If you buy a new appliance today they don’t last like they used to.
But they get to put that nice looking energy efficiency tag on it that says how efficient it is.
When in fact if you consider the energy used in making these appliances that don’t last they are more energy intensive than the old appliances...

So because the government says you need to meet energy efficiency standards we are actually using more energy and making more pollution meeting these energy standards.

It’s like these auto start stop engine systems designed to save fuel. The first time you need a new starter or fly wheel you have just caused more pollution than you saved.
The cost of making a new part far out weighs the savings in fuel or pollution...

So what we have is a MFGs product that meets government standards up front but is more energy intensive considering all the parts that will not last. And the short life expectancy.

We throughout more items than ever before................
Its a throwaway world now and we waste more of our resources than ever before.
All do to poorly thought out energy guide lines.

It drives me crazy how stupid engineering has become.
And how these energy standards are so short sited causing more pollution than they actually reduce.

Rob
 

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They might be some day.
i have 27 lithium pouch packs out of an electric bus. This bus was a test mule.
each pouch has 200 amps at 3.6 volts.
Very impressive for how little they weigh.
I built a battery pack with a fully charged voltage of 12.6 volts and 1800 amps
I use it to power my RV when not connected to the grid while camping.

Problem is lithium can be a fire bomb if punctured or shorted.
Lithium is very dirty on the environment to mine.
Lithium is fairly rare.
And there is no true way to recycle it .....yet.

There is some new battery technologies on the horizon.
So maybe in the near future an electric car will be the way to go.

I read something about the new E.Mustange batteries will last 6-10 years then cost 15,000 plus to replace.
Who in there right mind would spend 15,000 on an old car?

So who would buy it?
maybe lease it and get rid of it before the batteries need replacing. Depending on the cost of the lease.

Rob
 

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Discussion Starter #38
I saw this thread was back up and thought I'd update a bit. First off, RCD is right that AGM batteries are tougher than flooded lead acid (FLA) and can withstand longer periods at low charges without significant sulfation. So, even with GM's charge profile, they should last a while. But, sitting below 12.5 volts for long periods of time is not good for any lead-acid battery. Mine is now 3 years old, treated like a princess - always garaged and a not cold starting environment and not too hot in the summer - and it performs exactly as it always has. low, 11.2 V or so in the mornings but still churns it up and starts. We'll have to see what happens as it gets older. I don't know what it's rated for but I've never seen a new car with less than a 7-year battery and I always get longer than rated. If people start seeing failures in shorter than expected lifespan, I'd like to see them post here. Otherwise, it will be impossible for us to show a pattern. I like the idea of having the ECM tuned to a better charge profile but will wait until the first battery fails to pursue that.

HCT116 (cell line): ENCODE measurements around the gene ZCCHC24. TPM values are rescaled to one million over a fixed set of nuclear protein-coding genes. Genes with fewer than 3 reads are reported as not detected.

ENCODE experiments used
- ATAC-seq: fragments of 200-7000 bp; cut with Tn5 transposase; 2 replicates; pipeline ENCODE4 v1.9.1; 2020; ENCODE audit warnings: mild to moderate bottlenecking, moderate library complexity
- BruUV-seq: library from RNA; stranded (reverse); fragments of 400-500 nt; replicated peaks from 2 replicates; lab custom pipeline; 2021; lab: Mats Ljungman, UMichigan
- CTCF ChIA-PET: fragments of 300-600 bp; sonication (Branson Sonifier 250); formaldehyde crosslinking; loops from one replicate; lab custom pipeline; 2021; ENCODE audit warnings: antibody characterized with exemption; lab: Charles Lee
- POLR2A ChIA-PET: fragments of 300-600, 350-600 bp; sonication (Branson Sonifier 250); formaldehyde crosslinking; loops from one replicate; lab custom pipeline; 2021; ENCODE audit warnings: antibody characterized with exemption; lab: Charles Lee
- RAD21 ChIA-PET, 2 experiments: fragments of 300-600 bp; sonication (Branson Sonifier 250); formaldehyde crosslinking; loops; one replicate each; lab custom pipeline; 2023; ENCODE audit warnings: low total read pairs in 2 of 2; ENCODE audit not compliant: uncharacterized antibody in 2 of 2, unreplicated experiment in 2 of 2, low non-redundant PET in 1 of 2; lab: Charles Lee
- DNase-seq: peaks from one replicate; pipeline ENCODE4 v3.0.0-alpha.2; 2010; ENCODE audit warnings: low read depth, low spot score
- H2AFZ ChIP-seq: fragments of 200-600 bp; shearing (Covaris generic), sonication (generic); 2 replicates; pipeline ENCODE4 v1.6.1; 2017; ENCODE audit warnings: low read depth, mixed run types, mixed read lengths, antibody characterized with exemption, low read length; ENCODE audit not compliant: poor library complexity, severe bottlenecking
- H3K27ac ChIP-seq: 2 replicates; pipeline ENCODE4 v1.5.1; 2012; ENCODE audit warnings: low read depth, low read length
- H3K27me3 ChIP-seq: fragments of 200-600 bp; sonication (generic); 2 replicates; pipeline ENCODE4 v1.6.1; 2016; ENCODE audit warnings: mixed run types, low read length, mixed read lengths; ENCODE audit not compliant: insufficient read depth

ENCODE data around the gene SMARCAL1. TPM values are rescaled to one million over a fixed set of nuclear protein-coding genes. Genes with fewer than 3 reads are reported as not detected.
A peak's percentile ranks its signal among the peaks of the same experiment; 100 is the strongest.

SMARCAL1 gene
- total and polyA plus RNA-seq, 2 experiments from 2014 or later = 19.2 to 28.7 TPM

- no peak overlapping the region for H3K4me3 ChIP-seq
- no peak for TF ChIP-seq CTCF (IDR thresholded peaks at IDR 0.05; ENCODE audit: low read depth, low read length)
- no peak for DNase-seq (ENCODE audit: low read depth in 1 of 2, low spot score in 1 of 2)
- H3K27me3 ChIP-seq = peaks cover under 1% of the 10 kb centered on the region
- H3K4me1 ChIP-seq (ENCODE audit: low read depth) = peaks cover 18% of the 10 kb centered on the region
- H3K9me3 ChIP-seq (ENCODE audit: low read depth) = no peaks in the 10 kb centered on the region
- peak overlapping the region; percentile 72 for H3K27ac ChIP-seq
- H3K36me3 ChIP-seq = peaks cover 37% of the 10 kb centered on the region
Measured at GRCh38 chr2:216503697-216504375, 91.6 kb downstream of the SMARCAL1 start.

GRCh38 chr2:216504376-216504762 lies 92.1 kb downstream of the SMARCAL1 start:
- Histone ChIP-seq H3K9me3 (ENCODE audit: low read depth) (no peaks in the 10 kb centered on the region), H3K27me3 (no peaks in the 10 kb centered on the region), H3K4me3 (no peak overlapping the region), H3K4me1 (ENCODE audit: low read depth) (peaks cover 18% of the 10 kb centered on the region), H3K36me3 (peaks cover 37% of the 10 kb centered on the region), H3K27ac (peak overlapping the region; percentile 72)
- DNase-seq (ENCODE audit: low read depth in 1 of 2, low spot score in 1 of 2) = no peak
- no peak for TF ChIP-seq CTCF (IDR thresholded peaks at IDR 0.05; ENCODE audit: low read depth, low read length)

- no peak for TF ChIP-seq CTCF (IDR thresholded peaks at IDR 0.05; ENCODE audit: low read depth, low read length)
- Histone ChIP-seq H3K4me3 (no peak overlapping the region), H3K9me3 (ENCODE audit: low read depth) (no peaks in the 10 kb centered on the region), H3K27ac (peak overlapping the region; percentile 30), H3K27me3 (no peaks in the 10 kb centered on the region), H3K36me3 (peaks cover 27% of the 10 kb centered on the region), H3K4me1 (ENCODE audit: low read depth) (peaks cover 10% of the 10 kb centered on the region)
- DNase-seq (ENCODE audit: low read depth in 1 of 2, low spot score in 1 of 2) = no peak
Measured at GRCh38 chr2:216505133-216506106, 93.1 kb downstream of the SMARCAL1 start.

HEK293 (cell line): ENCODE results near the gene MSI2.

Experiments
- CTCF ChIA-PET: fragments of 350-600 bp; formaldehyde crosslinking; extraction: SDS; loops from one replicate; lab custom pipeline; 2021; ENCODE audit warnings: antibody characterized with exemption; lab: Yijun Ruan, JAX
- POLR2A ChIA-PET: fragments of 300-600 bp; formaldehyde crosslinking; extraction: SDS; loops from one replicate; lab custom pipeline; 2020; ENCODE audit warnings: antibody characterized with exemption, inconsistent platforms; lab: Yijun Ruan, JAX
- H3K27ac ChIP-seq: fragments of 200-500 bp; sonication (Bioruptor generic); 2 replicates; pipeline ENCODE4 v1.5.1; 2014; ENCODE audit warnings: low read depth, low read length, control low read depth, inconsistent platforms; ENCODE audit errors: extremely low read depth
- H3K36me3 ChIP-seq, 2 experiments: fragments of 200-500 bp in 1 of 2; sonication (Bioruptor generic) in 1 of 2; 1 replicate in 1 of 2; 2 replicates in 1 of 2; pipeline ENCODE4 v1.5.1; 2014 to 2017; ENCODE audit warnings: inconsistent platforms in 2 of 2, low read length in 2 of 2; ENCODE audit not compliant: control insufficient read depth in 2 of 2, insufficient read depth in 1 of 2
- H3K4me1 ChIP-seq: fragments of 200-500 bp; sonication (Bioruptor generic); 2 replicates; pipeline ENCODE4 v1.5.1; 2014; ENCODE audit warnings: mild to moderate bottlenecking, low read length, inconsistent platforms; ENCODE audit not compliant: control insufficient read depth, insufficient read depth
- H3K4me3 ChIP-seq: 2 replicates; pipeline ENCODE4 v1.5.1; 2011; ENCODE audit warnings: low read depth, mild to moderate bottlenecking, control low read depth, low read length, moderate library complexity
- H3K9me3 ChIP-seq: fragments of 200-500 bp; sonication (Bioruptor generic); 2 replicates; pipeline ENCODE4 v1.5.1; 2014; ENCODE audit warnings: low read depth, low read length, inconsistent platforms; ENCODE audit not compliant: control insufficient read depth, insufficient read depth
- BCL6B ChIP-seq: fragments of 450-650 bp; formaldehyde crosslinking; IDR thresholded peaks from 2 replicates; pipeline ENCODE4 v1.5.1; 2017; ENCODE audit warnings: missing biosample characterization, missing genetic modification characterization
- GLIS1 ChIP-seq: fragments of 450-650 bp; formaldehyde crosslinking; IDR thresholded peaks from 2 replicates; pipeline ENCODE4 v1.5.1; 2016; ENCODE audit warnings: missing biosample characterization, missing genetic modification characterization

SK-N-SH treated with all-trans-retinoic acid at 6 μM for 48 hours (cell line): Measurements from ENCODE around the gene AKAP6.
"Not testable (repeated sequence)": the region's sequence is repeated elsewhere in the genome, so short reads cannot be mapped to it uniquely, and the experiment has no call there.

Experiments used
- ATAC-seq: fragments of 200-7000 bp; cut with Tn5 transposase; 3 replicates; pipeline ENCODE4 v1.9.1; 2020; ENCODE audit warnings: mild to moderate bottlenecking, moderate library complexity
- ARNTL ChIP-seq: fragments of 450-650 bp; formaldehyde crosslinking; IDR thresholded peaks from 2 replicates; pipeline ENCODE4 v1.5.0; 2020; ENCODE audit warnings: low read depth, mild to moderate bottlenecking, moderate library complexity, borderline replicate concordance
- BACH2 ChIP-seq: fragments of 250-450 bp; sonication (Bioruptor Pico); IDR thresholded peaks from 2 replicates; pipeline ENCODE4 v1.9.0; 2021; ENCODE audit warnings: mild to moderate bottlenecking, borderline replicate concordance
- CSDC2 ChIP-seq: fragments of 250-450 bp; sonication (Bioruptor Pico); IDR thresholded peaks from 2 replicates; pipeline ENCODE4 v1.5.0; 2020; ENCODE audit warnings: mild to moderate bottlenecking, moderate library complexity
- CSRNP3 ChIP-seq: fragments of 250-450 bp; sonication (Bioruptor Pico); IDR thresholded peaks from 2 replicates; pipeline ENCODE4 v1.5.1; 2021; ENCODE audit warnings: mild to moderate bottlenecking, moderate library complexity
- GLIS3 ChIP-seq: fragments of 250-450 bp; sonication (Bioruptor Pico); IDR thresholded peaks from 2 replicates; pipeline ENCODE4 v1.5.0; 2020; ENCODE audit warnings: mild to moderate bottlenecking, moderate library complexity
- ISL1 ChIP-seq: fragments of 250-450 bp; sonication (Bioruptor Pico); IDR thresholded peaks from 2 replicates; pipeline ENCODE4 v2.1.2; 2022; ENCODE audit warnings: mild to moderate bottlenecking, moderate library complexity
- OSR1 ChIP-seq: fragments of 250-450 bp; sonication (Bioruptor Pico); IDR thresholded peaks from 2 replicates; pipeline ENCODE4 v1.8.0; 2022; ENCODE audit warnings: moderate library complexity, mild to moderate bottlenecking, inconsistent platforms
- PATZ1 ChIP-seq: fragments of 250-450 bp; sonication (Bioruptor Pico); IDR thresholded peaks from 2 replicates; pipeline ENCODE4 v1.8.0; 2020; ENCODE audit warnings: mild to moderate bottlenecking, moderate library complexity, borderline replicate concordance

As to lithium battery explosions/fires that ColoBob mentions, those are rarely a problem with the LiFePO4 (LFP) batteries used in vehicles and home solar especially if they are charged correctly. They are way safer than the Li-ion batteries in electronics. I switched my home solar from FLA (which I screwed up by stalling too long between checks and they got low on water) to LFP and OMG, they are awesome!

I agree with ColoBob's comments that we seem to miss the big picture sometimes when we make decisions. To me, the classic is all the folks driving their Prius (Pious?) and feeling like they're saving the world but failing to consider the full environmental cost of production.

There's a great little book titled "The Toaster Project" about a british grad student who tries to make a toaster from scratch after he decides that it is ridiculous that he can buy one for $7. I think his ends up costing $1800 and doesn't work either. Funny read and makes the case we are not considering the true costs to the environment when we buy new stuff.
 

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So I'll give you some back ground on my use of the truck since I'm a high mileage user... But I also use the battery more for accessories spend lots of time on the side of the highway in work zones so I don't like idling the truck I rely on the battery but if the low battery light comes on I'll drive around the work zone usually a 16 mile loop on an interstate periodically during a shift. One problem is that every thing cuts of and no hot plugs on truck which results in constantly turning key on and some idling if necessary. Also drive 80 miles of highway one way for a commute 6 days a week. So I know all that sitting with just the battery on is bad for it and with cold starts in the winter and the strain of summer heat my battery is abused.. so I only get 3-4 years. Right now I still have the stock battery truck has 176000 miles on it I dont know how many hours I have on it (Any ideas on how check or track battery hours used?) I can tell when i start the truck it's a little bit strained the other morning temp was 38f. And it was just a little bit weaker then normal and it takes just a little more to start. Could be the starter also but a weak battery can cause starter problems. I'll post up when I have to change the battery.